This dish seems to be the authors’ spin on the popular kale salad. They discuss how collard greens have entered the mainstream as a trendy alternative to kale, which is synonymous with hipster culture. “Every few months, some food magazine or blog pops up with the same tired headline: “Are Collard Greens the New Kale?” No. Collards have worked harder than kale ever will. Collards are out there digging ditches and roofing houses while kale goes to spin class and leaves early for brunch.”
While I appreciate the fact that these delicious greens are being enjoyed by the masses, I hate how tried and trued foods are often treated as if they have just been “discovered”. Especially since they have been eaten right here in America for centuries.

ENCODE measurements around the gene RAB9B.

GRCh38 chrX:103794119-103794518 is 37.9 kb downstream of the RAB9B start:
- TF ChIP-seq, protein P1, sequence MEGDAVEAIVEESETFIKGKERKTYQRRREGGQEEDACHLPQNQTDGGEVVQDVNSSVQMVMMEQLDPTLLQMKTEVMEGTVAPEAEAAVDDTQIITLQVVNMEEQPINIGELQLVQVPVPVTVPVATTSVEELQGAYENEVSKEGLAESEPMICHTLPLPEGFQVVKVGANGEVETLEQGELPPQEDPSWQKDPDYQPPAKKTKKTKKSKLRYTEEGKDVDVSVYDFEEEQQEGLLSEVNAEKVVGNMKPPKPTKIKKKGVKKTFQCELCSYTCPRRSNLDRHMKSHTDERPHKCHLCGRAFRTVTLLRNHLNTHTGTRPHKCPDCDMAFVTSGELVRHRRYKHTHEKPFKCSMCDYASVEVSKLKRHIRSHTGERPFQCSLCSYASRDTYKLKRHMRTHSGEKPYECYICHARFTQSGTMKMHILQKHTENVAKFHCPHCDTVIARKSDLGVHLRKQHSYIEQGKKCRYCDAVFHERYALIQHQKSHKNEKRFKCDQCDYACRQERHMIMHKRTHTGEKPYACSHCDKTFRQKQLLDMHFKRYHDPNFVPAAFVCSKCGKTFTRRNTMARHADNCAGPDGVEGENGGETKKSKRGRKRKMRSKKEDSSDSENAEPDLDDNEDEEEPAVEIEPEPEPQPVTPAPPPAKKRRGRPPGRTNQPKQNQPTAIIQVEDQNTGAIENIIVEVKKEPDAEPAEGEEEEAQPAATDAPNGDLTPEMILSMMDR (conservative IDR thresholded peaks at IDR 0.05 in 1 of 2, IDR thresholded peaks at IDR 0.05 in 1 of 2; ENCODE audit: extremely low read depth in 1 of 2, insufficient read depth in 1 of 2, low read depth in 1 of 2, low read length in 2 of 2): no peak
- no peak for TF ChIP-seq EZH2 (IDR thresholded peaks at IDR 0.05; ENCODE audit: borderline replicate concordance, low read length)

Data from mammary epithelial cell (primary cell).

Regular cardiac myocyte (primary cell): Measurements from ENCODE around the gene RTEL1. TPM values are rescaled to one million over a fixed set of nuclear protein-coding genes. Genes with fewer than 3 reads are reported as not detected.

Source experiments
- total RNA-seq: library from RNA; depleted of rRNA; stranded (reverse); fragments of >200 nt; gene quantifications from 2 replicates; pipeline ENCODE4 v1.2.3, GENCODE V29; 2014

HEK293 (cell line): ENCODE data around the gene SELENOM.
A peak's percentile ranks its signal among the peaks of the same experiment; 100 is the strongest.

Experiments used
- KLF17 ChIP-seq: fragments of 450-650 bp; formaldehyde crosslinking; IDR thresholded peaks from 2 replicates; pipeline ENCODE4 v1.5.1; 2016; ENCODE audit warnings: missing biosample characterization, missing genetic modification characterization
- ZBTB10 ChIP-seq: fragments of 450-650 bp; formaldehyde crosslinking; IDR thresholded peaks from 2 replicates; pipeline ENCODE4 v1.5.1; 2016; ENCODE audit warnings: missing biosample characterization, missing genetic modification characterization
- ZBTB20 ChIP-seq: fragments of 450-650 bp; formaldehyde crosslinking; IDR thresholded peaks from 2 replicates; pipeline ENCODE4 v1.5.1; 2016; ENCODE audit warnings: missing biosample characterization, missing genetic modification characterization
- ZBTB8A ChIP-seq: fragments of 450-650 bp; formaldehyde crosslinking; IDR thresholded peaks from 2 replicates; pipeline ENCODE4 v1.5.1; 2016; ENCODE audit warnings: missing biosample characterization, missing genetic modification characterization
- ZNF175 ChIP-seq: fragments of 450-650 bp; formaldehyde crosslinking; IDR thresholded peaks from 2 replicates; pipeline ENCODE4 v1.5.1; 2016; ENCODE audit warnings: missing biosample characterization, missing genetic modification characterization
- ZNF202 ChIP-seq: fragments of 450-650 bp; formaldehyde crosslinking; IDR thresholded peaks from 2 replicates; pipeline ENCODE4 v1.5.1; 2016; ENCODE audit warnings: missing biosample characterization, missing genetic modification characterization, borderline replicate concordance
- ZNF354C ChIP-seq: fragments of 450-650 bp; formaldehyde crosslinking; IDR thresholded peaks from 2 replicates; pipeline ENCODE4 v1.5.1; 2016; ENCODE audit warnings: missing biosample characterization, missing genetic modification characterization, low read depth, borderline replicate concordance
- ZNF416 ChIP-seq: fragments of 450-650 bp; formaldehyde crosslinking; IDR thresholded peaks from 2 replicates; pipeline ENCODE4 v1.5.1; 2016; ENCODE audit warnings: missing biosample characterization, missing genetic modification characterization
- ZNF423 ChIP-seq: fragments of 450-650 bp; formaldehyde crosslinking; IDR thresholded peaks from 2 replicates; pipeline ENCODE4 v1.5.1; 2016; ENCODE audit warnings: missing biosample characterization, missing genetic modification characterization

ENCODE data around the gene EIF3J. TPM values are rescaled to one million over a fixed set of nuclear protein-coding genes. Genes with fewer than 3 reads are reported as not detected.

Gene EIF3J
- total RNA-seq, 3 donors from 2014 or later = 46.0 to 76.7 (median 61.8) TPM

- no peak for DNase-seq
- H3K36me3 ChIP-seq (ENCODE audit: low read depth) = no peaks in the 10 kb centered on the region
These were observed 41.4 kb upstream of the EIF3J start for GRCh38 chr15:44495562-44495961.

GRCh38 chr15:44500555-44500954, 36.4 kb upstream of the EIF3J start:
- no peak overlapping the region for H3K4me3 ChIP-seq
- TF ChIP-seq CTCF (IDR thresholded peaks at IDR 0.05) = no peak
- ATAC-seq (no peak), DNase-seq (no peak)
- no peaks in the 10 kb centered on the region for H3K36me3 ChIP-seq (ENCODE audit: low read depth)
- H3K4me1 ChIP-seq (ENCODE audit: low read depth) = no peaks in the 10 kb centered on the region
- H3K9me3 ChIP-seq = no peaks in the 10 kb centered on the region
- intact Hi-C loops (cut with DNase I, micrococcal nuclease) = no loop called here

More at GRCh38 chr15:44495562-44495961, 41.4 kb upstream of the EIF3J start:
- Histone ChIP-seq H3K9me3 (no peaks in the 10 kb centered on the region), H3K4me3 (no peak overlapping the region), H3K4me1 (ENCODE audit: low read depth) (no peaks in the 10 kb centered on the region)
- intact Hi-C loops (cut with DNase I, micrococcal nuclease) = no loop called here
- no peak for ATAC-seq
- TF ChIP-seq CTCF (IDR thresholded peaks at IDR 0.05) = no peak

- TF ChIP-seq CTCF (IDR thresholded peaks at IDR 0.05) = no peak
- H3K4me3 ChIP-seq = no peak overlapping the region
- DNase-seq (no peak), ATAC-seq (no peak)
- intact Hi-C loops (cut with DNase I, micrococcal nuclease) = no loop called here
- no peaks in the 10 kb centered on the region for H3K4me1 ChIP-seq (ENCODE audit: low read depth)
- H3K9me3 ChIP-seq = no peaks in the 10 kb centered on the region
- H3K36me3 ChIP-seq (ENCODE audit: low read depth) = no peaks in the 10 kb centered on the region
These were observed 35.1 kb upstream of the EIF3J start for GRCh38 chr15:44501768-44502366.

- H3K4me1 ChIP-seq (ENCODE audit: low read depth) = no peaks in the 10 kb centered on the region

Other salad dishes from Between Heaven and Harlem that I want to try:
- Grilled “Watermelon Garden” Salad with Lime Mango Dressing and Cornbread Croutons
- Heirloom Tomato Salad
Cinnamon Scented Fried Guinea Hen
I will admit that I was initially uninterested in this dish because of the cinnamon. Cinnamon with chicken? Nah, I’ll pass. However, it was Chef JJ Johnson’s most recommended dish during our interview, so I decided to step out on faith and give it a try.
Johnson even sings this dish’s high praises in Between Heaven and Harlem: “This cinnamon scented guinea hen has been on the menu since our earliest days, and if we ever took it off the menu, our regulars would revolt.” He states that the cinnamon is inspired by Vietnamese flavors, which is understandable given the presence of the Vietnamese in Senegal. Because both countries were colonized by the French, there is a profound history of cultural exchange there.